Not only do we have to agree on our project’s terms and milestones; we need to make sure everyone agrees on what the milestones mean. Many years ago, as a program manager, trying to bring together project components from Boston, Los Angeles, and Japan. The technical leads and I were working on the schedule. Everything was smooth until we tried to agree on the first milestone: feature freeze. To the Boston team, feature freeze meant that the low-level design was complete. However, to the Los Angeles team, feature freeze meant that they had a good idea of the high level design. The Los Angeles group couldn’t understand why Boston would want complete module interface designs–Los Angeles wanted maximum flexibility to add features to the product as late as possible. The Boston and Japan teams wanted to define the features early, and freeze the interfaces as early as possible, to allow for the customization of the product for Japan.
I brought the technical leads together to talk about what each group needed and when. Initially, the Japanese technical lead was reticent to express his views, concerned that he was pushing his perspective on the entire team. We revisited the project requirements: release the English and Japanese versions of the product within the same calendar month, and create a public API for the English language market. We didn’t have time to retrofit features in for the Japanese market.
Instead of pushing for a resolution, I asked each team lead to talk about their problems and what would create a solution for their problems. The Boston team needed to freeze the API in time for the Japan team to develop their customizations and for the writers to document the product. The Los Angeles team needed to create enough product infrastructure that they wouldn’t have to change the API for the next release. The Japanese team needed to modify the GUI and the data structures for the Japanese market. The later Boston and Japan defined the features, the harder their jobs were. The earlier the Los Angeles team defined the features, the harder their job was. Once we realized that we were all on the same project, but we had different goals, we were able to better articulate what we wanted at which time.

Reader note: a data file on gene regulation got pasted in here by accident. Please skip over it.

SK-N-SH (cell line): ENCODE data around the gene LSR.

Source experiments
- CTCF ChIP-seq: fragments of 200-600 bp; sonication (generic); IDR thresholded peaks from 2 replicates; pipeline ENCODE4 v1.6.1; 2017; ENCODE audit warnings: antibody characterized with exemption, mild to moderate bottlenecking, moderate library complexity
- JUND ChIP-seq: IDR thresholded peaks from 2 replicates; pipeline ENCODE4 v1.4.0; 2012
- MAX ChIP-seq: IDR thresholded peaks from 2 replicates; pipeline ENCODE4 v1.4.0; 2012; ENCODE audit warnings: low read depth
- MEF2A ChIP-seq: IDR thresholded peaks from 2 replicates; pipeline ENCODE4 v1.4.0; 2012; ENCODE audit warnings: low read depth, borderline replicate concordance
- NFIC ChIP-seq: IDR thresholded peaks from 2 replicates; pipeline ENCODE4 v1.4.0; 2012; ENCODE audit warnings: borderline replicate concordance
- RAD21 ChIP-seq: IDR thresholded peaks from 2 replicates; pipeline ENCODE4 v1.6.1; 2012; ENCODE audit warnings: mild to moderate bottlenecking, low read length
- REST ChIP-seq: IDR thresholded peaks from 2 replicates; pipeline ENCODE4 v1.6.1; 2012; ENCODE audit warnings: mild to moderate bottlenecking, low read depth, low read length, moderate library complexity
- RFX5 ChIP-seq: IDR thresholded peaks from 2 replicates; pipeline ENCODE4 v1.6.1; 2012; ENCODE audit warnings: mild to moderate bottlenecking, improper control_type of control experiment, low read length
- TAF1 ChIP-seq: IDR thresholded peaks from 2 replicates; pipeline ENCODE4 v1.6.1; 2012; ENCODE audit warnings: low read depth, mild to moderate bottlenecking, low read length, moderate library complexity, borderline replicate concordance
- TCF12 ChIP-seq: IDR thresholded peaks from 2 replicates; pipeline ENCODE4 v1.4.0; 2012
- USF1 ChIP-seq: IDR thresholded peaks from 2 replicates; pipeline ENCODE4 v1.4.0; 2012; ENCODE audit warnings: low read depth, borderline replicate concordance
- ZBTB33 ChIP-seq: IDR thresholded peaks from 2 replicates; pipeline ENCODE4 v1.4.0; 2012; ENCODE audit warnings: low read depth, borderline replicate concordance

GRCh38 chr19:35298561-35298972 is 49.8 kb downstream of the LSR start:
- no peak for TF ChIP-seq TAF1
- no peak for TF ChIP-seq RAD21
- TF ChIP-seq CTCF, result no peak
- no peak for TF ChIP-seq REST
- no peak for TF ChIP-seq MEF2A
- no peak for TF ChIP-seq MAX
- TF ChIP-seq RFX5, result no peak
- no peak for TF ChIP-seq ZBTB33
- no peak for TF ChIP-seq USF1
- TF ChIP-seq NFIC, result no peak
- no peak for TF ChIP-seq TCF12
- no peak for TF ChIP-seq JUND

As a project team, we were able to develop our major milestones together, by focusing on interim results (what did each group absolutely need by when?). It took us about a week to come to a consensus about what each milestone meant, especially “freeze” milestones, and how we knew we’d met those milestones. Not everyone liked the whole schedule, but we could all live with it.
I call this technique of defining milestones by the results you want “discuss and publish”. Some teams chose to define interim milestones in addition to the milestones defined in the overall project plan. When the teams agree on what each project milestone means, you can develop a joint project schedule, and understand what you have to do achieve those milestones.
When managing multicultural projects, I don’t mandate how each team should work to achieve their deliverables. Already established teams generally have some built-in practices, including work product review, configuration management, product build, product test, and others. For example, although I strongly believe in nightly builds and smoke tests, I don’t demand each project team perform nightly builds. Instead, I focus on defining and managing milestone criteria, to know that each team has achieved what it said it would, when it agreed to.